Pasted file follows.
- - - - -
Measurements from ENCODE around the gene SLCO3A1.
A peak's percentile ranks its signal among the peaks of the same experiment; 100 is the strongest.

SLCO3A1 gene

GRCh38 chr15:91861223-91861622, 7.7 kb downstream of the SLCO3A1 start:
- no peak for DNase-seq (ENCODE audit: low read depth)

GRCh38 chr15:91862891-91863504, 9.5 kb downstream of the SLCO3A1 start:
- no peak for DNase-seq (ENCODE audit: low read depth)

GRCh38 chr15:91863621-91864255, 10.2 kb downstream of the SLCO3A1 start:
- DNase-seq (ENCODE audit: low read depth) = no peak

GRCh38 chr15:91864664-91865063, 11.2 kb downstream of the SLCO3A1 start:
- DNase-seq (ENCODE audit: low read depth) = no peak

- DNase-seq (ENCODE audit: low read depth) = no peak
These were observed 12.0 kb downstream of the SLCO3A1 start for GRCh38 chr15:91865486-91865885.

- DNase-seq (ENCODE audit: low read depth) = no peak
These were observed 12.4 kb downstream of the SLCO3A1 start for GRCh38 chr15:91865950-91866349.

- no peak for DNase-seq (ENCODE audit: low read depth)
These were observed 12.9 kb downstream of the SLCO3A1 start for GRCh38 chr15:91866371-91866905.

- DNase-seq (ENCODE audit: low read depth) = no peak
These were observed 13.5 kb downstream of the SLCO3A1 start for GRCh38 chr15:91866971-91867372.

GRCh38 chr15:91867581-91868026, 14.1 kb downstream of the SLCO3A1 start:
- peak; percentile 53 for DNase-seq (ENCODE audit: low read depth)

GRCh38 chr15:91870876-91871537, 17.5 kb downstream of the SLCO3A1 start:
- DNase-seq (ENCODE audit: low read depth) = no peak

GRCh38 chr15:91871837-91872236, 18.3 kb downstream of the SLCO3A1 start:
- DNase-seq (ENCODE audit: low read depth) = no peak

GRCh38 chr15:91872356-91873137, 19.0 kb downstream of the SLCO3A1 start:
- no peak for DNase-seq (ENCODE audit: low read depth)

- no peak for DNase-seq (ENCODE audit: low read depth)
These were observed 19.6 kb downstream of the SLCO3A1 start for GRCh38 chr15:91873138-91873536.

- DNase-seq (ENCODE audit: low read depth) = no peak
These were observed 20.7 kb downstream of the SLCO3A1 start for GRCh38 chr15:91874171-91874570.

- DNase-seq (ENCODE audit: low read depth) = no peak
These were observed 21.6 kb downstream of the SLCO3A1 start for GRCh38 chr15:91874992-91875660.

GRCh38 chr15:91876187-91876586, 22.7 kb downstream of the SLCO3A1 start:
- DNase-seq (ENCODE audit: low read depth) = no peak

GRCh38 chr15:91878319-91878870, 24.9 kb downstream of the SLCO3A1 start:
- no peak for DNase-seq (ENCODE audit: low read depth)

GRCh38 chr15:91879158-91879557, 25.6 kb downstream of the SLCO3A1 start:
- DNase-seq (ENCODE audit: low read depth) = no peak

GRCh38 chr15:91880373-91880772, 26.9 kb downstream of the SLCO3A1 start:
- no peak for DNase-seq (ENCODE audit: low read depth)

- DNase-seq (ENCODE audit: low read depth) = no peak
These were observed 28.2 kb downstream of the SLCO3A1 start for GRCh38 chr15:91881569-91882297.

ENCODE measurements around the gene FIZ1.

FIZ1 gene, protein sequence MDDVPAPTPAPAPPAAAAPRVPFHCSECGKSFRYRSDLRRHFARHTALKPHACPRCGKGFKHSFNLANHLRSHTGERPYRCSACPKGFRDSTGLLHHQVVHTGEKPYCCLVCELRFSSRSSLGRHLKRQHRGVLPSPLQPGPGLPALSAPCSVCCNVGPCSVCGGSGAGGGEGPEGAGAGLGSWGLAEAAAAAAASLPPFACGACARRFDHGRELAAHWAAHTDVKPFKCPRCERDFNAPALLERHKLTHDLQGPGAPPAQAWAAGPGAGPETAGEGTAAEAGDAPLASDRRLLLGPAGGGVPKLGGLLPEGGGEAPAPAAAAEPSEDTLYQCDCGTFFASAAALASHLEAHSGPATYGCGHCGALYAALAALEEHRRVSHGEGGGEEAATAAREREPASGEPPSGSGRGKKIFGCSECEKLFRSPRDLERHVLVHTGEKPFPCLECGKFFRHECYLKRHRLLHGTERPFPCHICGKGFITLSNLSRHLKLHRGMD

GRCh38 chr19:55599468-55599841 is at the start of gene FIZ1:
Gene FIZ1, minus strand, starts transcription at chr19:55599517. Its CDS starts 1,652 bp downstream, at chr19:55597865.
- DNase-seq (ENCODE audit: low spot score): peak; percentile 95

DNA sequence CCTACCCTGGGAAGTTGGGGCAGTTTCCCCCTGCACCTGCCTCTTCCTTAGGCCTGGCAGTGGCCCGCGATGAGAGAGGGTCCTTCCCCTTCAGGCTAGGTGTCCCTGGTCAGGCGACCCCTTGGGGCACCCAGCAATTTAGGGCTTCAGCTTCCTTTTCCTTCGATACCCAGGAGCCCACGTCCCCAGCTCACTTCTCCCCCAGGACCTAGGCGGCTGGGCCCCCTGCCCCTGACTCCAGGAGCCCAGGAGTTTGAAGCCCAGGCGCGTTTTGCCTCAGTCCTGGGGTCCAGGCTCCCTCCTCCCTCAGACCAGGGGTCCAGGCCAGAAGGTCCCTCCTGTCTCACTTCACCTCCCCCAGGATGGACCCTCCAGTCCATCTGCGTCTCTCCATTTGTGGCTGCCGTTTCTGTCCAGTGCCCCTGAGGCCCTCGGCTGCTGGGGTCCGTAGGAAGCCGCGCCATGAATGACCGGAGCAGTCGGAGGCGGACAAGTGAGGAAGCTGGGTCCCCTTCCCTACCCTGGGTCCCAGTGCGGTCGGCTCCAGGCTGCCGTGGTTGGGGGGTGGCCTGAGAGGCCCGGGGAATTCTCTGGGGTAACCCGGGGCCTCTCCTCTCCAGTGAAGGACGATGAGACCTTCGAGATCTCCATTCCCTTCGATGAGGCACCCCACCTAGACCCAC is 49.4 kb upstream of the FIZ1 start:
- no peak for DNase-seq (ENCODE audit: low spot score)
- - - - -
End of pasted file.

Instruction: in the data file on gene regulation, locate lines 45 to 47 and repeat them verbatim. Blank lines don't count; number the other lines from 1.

FIZ1 gene, protein sequence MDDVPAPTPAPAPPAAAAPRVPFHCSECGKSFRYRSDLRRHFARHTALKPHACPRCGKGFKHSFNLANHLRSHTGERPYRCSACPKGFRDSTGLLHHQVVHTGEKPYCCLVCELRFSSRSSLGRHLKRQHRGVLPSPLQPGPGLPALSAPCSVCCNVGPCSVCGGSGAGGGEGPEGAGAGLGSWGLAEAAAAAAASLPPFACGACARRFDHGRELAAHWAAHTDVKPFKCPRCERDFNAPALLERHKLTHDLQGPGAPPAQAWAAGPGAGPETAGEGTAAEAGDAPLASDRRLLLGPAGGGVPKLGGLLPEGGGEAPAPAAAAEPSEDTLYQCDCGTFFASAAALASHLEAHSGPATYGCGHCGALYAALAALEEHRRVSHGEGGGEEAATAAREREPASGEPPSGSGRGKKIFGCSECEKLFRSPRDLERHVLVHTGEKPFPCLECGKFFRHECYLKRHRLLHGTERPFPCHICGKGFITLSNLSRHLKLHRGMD

GRCh38 chr19:55599468-55599841 is at the start of gene FIZ1:
Gene FIZ1, minus strand, starts transcription at chr19:55599517. Its CDS starts 1,652 bp downstream, at chr19:55597865.